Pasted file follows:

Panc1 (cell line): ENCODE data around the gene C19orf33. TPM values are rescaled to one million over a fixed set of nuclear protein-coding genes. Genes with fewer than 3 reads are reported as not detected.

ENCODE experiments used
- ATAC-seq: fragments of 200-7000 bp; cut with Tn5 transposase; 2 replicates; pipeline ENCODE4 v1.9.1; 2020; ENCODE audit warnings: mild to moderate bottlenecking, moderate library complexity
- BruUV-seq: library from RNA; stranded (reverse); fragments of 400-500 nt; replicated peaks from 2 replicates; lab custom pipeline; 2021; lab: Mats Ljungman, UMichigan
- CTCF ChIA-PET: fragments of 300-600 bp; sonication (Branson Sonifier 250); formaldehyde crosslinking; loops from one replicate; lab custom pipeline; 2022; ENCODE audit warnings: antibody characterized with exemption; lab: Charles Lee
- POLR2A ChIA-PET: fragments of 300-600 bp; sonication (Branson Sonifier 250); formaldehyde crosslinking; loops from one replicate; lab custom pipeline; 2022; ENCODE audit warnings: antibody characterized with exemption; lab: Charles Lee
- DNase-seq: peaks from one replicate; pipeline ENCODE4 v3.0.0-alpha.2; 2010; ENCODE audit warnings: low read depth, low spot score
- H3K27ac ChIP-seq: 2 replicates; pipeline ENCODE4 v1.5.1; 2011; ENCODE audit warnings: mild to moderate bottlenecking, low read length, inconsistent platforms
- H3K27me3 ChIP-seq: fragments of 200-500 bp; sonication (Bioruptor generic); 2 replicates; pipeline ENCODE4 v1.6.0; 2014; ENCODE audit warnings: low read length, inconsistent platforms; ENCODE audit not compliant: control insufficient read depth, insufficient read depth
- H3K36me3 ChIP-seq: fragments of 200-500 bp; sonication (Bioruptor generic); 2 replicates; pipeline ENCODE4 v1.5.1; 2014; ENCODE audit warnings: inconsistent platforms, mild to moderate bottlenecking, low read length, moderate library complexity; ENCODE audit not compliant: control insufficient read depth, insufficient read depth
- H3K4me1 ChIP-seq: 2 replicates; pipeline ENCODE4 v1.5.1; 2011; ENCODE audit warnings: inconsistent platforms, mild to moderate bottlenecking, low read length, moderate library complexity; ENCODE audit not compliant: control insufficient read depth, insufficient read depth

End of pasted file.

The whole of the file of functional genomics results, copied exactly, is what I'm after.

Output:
Panc1 (cell line): ENCODE data around the gene C19orf33. TPM values are rescaled to one million over a fixed set of nuclear protein-coding genes. Genes with fewer than 3 reads are reported as not detected.

ENCODE experiments used
- ATAC-seq: fragments of 200-7000 bp; cut with Tn5 transposase; 2 replicates; pipeline ENCODE4 v1.9.1; 2020; ENCODE audit warnings: mild to moderate bottlenecking, moderate library complexity
- BruUV-seq: library from RNA; stranded (reverse); fragments of 400-500 nt; replicated peaks from 2 replicates; lab custom pipeline; 2021; lab: Mats Ljungman, UMichigan
- CTCF ChIA-PET: fragments of 300-600 bp; sonication (Branson Sonifier 250); formaldehyde crosslinking; loops from one replicate; lab custom pipeline; 2022; ENCODE audit warnings: antibody characterized with exemption; lab: Charles Lee
- POLR2A ChIA-PET: fragments of 300-600 bp; sonication (Branson Sonifier 250); formaldehyde crosslinking; loops from one replicate; lab custom pipeline; 2022; ENCODE audit warnings: antibody characterized with exemption; lab: Charles Lee
- DNase-seq: peaks from one replicate; pipeline ENCODE4 v3.0.0-alpha.2; 2010; ENCODE audit warnings: low read depth, low spot score
- H3K27ac ChIP-seq: 2 replicates; pipeline ENCODE4 v1.5.1; 2011; ENCODE audit warnings: mild to moderate bottlenecking, low read length, inconsistent platforms
- H3K27me3 ChIP-seq: fragments of 200-500 bp; sonication (Bioruptor generic); 2 replicates; pipeline ENCODE4 v1.6.0; 2014; ENCODE audit warnings: low read length, inconsistent platforms; ENCODE audit not compliant: control insufficient read depth, insufficient read depth
- H3K36me3 ChIP-seq: fragments of 200-500 bp; sonication (Bioruptor generic); 2 replicates; pipeline ENCODE4 v1.5.1; 2014; ENCODE audit warnings: inconsistent platforms, mild to moderate bottlenecking, low read length, moderate library complexity; ENCODE audit not compliant: control insufficient read depth, insufficient read depth
- H3K4me1 ChIP-seq: 2 replicates; pipeline ENCODE4 v1.5.1; 2011; ENCODE audit warnings: inconsistent platforms, mild to moderate bottlenecking, low read length, moderate library complexity; ENCODE audit not compliant: control insufficient read depth, insufficient read depth